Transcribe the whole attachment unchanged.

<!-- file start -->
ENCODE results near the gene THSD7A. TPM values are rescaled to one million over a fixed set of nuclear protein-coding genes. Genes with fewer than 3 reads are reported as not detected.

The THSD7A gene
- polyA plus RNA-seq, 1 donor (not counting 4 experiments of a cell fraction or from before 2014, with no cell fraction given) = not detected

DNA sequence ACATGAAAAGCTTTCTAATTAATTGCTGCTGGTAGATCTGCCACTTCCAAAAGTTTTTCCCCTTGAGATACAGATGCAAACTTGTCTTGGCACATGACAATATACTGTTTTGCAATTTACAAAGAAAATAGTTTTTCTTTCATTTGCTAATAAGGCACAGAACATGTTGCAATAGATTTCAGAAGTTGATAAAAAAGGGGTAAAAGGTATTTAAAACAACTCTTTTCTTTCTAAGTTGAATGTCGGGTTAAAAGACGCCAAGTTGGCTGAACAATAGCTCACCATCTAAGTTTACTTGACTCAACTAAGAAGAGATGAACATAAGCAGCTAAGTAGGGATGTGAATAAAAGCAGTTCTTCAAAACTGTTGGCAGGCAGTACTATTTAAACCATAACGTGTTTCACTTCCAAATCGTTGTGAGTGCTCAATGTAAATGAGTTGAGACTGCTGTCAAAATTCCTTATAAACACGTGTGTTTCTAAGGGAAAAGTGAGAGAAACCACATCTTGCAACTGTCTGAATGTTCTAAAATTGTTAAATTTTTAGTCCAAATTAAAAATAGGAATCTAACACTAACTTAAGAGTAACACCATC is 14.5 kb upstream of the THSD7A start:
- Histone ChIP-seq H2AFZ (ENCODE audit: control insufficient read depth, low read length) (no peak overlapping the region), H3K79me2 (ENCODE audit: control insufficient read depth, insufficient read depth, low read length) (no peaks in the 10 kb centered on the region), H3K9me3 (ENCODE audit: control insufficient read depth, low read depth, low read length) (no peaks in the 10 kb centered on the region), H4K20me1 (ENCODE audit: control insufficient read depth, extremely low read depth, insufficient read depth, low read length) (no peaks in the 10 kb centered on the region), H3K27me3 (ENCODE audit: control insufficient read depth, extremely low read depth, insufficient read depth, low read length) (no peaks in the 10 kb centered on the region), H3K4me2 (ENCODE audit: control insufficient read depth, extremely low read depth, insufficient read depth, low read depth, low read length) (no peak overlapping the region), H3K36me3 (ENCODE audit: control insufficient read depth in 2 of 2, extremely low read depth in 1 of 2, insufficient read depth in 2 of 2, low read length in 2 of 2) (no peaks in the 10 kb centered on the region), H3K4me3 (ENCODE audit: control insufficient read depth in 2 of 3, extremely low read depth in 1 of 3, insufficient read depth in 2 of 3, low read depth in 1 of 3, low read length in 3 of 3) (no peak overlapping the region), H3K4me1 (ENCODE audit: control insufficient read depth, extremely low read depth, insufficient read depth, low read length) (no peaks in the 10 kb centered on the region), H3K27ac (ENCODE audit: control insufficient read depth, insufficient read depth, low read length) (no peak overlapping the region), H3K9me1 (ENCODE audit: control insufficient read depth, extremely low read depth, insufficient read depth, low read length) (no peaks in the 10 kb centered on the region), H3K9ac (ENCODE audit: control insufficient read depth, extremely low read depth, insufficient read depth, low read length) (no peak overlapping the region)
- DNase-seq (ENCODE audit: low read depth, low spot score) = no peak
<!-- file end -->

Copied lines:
ENCODE results near the gene THSD7A. TPM values are rescaled to one million over a fixed set of nuclear protein-coding genes. Genes with fewer than 3 reads are reported as not detected.

The THSD7A gene
- polyA plus RNA-seq, 1 donor (not counting 4 experiments of a cell fraction or from before 2014, with no cell fraction given) = not detected

DNA sequence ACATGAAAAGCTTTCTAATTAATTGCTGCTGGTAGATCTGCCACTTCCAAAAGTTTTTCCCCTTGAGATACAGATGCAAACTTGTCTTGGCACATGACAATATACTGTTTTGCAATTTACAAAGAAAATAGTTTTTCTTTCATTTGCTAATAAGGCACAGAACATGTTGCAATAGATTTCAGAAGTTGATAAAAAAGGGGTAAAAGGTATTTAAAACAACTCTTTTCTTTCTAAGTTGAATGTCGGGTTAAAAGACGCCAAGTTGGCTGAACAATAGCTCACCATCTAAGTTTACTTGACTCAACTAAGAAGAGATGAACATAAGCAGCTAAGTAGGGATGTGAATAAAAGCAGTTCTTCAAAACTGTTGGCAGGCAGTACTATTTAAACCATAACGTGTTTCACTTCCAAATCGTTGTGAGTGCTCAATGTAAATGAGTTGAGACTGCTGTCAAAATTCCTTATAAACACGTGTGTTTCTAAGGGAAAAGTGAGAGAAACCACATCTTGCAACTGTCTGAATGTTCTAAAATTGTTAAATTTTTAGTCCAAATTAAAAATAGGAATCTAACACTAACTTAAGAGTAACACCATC is 14.5 kb upstream of the THSD7A start:
- Histone ChIP-seq H2AFZ (ENCODE audit: control insufficient read depth, low read length) (no peak overlapping the region), H3K79me2 (ENCODE audit: control insufficient read depth, insufficient read depth, low read length) (no peaks in the 10 kb centered on the region), H3K9me3 (ENCODE audit: control insufficient read depth, low read depth, low read length) (no peaks in the 10 kb centered on the region), H4K20me1 (ENCODE audit: control insufficient read depth, extremely low read depth, insufficient read depth, low read length) (no peaks in the 10 kb centered on the region), H3K27me3 (ENCODE audit: control insufficient read depth, extremely low read depth, insufficient read depth, low read length) (no peaks in the 10 kb centered on the region), H3K4me2 (ENCODE audit: control insufficient read depth, extremely low read depth, insufficient read depth, low read depth, low read length) (no peak overlapping the region), H3K36me3 (ENCODE audit: control insufficient read depth in 2 of 2, extremely low read depth in 1 of 2, insufficient read depth in 2 of 2, low read length in 2 of 2) (no peaks in the 10 kb centered on the region), H3K4me3 (ENCODE audit: control insufficient read depth in 2 of 3, extremely low read depth in 1 of 3, insufficient read depth in 2 of 3, low read depth in 1 of 3, low read length in 3 of 3) (no peak overlapping the region), H3K4me1 (ENCODE audit: control insufficient read depth, extremely low read depth, insufficient read depth, low read length) (no peaks in the 10 kb centered on the region), H3K27ac (ENCODE audit: control insufficient read depth, insufficient read depth, low read length) (no peak overlapping the region), H3K9me1 (ENCODE audit: control insufficient read depth, extremely low read depth, insufficient read depth, low read length) (no peaks in the 10 kb centered on the region), H3K9ac (ENCODE audit: control insufficient read depth, extremely low read depth, insufficient read depth, low read length) (no peak overlapping the region)
- DNase-seq (ENCODE audit: low read depth, low spot score) = no peak